Some authors have suggested that transient cognitive impairment may occur in children with epileptiform discharges not associated with seizures. However, Pressler et al. (2005) were only able to demonstrate general improvement in behavior after reduction of spike number, not specific improvement in attention. In a very well-controlled study, Aldenkamp and Arends (2004) used video-EEG monitoring during neuropsychological testing to evaluate the effect of seizure discharges and seizures on attention and processing speed. They found that non-convulsive seizures were associated with impaired attention and slow processing speed and frequent epileptiform discharges with slow processing speed. Additional support for the importance of seizure-related factors comes from the new-onset study of Austin et al. (2001). They found that, at the time of initial diagnosis, the children with prior unrecognized seizures had almost twice the rate of problems with attention as the children with true first seizures.

Children with recurrent seizures may be at increased risk for ADHD compared to those with controlled seizures. Hermann et al. (1989) found that in girls, intractable epilepsy was associated with hyperactivity. McCusker et al. (2002) found an association between ADHD and seizure frequency.

Treatment of seizures can contribute to symptoms of ADHD (Kwan and Brodie, 2001) Bourgeois, 2004. Loring and Meador, 2004) . Problems with attention and hyperactivity have occurred most commonly with the barbiturates and, to a lesser extent, with phenytoin, carbamazepine, and valproic acid. Of the newer AEDs, topiramate has been associated with impaired attention as well as language difficulties. Hyperactivity was reported as a side effect of gabapentin in children with developmental delay and epilepsy. Hyperactivity has been seen with vigabatrin.

Psychosocial factors have not been implicated in the etiology of ADHD, but may contribute to the severity of symptoms. In children with epilepsy, psychosocial factors have been associated with symptoms of ADHD. McDermott et al. (1995) found that hyperactivity was associated with poverty and urban residence. Carlton-Ford et al. (1995) noted that the association between impulsivity and epilepsy was eliminated after controlling for learning disability and family processes. McCusker et al. (2002) reported an association between both family cohesion and family conflict and ADHD in children with intractable epilepsy. Oostrom et al. (2002) described a stronger association of attention problems with family factors than seizure variables.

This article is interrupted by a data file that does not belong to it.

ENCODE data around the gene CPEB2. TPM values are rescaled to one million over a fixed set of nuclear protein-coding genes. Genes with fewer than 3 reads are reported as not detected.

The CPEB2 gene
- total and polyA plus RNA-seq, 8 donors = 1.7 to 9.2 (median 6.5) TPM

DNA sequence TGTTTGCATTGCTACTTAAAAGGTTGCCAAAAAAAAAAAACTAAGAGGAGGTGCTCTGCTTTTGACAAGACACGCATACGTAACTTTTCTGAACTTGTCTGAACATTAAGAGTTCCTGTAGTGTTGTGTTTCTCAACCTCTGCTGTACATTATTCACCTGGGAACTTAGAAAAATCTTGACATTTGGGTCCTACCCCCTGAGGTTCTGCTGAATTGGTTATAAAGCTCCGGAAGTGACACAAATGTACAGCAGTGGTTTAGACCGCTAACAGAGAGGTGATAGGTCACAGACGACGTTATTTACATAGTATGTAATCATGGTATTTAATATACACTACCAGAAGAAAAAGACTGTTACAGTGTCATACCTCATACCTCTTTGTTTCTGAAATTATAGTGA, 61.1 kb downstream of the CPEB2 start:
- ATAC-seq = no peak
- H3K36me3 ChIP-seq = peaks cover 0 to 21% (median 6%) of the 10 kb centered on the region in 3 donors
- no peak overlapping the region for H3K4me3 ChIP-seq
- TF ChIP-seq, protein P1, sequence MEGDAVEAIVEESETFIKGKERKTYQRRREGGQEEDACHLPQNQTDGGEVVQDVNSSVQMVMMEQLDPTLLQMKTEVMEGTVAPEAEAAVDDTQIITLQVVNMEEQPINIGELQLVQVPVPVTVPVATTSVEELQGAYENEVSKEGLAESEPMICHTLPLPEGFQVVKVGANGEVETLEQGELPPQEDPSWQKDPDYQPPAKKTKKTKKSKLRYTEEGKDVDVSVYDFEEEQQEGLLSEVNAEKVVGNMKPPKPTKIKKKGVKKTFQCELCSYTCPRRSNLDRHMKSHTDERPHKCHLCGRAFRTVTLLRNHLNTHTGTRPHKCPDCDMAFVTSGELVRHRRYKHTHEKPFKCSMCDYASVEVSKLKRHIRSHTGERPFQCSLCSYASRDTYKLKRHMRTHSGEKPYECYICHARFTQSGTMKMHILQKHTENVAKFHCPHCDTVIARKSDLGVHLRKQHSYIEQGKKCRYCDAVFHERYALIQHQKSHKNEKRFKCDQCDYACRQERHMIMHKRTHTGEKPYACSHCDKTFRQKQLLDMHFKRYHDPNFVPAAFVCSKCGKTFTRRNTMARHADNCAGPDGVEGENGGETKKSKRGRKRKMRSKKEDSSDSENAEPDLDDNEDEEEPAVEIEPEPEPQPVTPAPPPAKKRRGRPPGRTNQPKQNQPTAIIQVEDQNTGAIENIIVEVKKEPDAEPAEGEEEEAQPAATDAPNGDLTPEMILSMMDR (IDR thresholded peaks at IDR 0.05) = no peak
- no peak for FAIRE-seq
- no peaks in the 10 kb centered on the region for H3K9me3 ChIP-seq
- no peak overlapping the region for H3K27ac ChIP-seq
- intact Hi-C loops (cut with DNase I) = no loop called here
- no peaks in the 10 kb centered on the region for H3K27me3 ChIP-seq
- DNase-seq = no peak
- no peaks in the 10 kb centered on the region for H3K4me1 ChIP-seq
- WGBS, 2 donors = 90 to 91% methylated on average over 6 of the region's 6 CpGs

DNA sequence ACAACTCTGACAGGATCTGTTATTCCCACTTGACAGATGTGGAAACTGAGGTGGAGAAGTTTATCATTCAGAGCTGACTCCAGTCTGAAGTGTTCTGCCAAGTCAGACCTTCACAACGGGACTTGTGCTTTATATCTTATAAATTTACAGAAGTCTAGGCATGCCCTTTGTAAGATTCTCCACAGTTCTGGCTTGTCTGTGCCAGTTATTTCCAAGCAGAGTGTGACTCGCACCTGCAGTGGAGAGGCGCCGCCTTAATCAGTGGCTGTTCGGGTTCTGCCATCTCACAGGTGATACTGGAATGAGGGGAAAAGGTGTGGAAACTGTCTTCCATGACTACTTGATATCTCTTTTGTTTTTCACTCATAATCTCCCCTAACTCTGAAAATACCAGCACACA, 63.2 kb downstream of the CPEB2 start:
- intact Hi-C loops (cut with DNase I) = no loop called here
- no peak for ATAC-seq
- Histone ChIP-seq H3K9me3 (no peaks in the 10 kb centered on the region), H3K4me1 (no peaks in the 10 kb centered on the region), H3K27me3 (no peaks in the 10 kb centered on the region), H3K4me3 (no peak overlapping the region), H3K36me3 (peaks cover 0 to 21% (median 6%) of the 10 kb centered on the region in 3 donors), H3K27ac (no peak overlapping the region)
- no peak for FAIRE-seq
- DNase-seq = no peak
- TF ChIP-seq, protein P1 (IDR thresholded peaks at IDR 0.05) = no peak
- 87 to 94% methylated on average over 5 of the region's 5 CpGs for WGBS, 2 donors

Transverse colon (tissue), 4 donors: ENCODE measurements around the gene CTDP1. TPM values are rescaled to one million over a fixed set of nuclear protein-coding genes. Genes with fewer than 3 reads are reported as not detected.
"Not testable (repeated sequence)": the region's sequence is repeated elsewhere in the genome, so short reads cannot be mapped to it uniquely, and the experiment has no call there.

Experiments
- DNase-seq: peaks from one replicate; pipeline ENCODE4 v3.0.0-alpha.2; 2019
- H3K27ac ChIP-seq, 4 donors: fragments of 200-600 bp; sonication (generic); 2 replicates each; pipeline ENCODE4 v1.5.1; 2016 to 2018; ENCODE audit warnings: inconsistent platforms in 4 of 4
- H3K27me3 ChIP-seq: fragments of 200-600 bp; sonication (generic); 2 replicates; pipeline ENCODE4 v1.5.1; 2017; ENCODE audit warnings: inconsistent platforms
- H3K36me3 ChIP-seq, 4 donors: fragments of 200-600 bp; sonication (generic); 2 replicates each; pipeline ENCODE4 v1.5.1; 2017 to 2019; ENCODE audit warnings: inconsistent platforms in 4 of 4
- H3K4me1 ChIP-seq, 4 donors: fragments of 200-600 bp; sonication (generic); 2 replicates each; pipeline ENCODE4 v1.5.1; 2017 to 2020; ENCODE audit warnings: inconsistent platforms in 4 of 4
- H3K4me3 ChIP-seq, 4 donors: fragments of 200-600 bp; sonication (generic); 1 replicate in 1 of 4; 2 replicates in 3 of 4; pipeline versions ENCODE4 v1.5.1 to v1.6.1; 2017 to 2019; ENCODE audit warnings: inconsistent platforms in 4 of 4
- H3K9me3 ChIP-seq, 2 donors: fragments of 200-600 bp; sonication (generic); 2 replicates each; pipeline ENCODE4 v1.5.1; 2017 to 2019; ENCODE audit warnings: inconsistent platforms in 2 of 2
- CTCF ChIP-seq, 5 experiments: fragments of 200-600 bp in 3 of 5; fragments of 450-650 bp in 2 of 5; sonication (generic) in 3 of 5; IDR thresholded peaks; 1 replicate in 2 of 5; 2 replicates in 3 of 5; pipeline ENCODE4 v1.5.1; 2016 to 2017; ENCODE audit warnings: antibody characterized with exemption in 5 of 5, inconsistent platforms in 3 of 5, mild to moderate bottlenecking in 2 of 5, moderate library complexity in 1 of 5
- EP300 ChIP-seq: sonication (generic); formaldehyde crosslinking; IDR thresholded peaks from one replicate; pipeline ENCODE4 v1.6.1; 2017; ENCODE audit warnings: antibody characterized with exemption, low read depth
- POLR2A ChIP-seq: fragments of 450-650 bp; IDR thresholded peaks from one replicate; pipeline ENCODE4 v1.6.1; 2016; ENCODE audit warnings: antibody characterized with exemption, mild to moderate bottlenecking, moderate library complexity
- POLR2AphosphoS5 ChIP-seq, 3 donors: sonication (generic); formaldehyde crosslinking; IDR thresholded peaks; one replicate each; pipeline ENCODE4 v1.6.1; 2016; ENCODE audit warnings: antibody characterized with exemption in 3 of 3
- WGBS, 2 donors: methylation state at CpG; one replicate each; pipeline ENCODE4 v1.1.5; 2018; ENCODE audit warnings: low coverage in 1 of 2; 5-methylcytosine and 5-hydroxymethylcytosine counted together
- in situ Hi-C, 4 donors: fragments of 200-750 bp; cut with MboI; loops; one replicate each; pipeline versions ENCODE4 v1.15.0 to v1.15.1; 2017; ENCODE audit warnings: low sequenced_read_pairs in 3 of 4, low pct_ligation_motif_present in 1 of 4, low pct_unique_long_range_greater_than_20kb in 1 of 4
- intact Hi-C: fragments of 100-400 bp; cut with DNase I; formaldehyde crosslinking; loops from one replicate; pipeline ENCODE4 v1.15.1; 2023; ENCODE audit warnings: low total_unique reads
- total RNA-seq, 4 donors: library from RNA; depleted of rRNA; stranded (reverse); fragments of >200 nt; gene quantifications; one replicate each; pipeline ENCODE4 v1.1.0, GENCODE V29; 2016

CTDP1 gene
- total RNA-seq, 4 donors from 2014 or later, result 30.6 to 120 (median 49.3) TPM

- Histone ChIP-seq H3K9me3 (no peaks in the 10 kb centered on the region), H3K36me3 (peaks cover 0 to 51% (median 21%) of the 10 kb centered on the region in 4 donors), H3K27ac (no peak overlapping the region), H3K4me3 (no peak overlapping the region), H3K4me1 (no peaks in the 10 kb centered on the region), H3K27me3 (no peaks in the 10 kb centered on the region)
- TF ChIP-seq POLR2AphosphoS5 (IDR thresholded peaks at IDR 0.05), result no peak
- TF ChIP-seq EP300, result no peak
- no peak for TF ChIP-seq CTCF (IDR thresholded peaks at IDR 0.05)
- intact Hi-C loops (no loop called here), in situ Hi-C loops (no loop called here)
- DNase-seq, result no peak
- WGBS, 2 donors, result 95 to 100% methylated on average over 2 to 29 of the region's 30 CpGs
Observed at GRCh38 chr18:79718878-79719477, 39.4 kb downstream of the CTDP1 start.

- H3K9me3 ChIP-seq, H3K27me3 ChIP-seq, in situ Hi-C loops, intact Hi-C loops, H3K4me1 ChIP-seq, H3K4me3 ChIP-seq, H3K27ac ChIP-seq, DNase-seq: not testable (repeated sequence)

Problems with attention in children with epilepsy do not appear to be a nonspecific reaction to a chronic illness. Rodenburg et al. (2005) in a recent meta-analysis of 46 studies of behavioral problems in children with epilepsy found that attention problems, thought problems, and social problems were more specific to epilepsy, whereas depression, withdrawn behavior, somatic complaints, and aggressive behavior were a more generic response to chronic illness. They found smaller effect sizes when comparing children with epilepsy to siblings. They suggested that family factors may be more related to behavior problems in general than specifically to attention, thought, or social problems in children with epilepsy.

Treatment of problems of attention in children with epilepsy

Is treatment of ADHD in children with epilepsy different from treatment in children without epilepsy? Pharmacological treatment of ADHD in children without epilepsy starts with stimulant medication. If stimulants are not effective or cause side effects, next choices are atomoxetine, antidepressants such as bupropion or tricyclic antidepressants, and adrenergic agents such as clonidine and guanfacine.

In children with epilepsy, stimulants may be more problematic. In the product information from the pharmaceutical companies there are warnings against the use of stimulants in patients with seizures. Presumably there may be lowering of the seizure threshold with the use of stimulant medication. The data to support this concern are limited. Feldman et al. (1989) treated children with ADHD and well-controlled epilepsy with methylphenidate 0.3 mg/kg/dose and found improvement in attention without adverse effect on seizure control. Gross-Tsur et al. (1997) found that children with ADHD and controlled seizures had no breakthrough seizures when treated with methylphenidate 0.3 mg/kg/day for 2 months. In the small group with active seizures, 2 improved and 3 experienced worsening seizure control. Gucuyener et al. (2003) noted no new seizures in 62 children with ADHD and an abnormal EEG that were treated with methylphenidate for 12 months and no increase in mean seizure frequency in the 57 children with ADHD and epilepsy that received methylphenidate 0.3—1 mg/kg/day. In this second group, 5 of 57 had an increase in seizure frequency. The data seem to suggest that stimulants are safe and effective in children with controlled seizures and probably though less definitely safe in those with active seizures.